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An anticodon is a trinucleotide sequence complementary to that of a corresponding codon in a messenger RNA (mRNA) sequence. An anticodon is found at one end of a transfer RNA (tRNA) molecule. During protein synthesis, each time an amino acid is added to the growing protein, a tRNA forms base pairs with its complementary sequence on the mRNA molecule, ensuring that the appropriate amino acid is inserted into the protein.

Narration



Okay, so an anticodon is a three-letter sequence that's complementary, or matches up, to the codon sequence found in the RNA. And the RNA, typically a messenger RNA, codes for proteins. Proteins are made up of amino acids, and these three-letter codons in the RNA are what code for the amino acids to match up with those three-letter codon sequences you need an anticodon sequence to match up with the complimentary bases. And you'll find that anticodon sequence in the transfer RNA, which is carrying the correct amino acid that it's going to attach to the protein that is being generated by that messenger RNA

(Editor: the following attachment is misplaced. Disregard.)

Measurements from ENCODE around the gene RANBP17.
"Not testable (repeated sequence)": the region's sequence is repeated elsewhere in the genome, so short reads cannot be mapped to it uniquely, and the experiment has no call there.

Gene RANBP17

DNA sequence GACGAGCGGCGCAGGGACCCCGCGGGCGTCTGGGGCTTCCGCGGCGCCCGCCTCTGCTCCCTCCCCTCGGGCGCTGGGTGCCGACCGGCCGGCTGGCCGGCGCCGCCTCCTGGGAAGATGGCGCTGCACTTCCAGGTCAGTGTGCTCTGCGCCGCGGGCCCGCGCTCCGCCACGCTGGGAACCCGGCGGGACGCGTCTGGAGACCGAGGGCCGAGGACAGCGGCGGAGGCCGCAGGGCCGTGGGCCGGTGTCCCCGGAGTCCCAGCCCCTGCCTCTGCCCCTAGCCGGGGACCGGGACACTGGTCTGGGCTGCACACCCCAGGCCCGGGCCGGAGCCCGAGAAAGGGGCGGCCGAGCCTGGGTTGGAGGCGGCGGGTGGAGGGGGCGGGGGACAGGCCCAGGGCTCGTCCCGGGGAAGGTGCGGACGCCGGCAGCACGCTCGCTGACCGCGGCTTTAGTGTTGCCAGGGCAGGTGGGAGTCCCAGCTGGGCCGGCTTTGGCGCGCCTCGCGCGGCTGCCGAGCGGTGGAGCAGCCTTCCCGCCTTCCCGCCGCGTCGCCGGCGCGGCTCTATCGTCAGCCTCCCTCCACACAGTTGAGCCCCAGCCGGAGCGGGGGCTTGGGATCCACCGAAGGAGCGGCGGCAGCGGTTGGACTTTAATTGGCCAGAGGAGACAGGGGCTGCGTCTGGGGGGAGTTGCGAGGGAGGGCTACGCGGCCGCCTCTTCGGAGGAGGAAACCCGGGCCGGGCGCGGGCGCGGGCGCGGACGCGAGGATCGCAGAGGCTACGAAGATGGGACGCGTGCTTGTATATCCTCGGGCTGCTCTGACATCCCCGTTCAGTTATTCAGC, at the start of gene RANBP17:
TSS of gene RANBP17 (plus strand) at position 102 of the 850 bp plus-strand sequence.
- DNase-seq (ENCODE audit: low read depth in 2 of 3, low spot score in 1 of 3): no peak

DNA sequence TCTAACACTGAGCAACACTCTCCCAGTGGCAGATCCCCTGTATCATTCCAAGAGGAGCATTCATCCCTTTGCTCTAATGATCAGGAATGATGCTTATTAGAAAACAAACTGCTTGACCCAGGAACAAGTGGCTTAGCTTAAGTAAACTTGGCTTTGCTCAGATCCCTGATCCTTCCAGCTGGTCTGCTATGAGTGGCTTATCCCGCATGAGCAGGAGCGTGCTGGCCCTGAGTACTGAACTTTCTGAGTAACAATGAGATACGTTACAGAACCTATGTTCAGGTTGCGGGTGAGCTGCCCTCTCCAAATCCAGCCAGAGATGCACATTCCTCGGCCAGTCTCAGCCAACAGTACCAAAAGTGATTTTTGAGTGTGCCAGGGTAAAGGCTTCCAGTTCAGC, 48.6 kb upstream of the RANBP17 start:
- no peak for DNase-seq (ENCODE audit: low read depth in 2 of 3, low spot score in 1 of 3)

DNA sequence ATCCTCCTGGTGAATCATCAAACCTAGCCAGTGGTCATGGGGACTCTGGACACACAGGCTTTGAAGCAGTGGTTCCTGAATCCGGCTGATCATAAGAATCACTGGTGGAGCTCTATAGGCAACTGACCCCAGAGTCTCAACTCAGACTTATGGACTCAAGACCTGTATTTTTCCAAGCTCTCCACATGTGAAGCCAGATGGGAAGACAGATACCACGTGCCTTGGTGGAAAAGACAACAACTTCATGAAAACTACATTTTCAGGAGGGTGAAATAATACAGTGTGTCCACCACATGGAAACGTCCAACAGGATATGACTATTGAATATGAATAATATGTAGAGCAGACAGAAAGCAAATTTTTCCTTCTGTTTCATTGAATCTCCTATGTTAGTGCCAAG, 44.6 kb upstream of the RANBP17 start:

Elliott Margulies, Ph.D.

Talking Glossary of Genetic Terms


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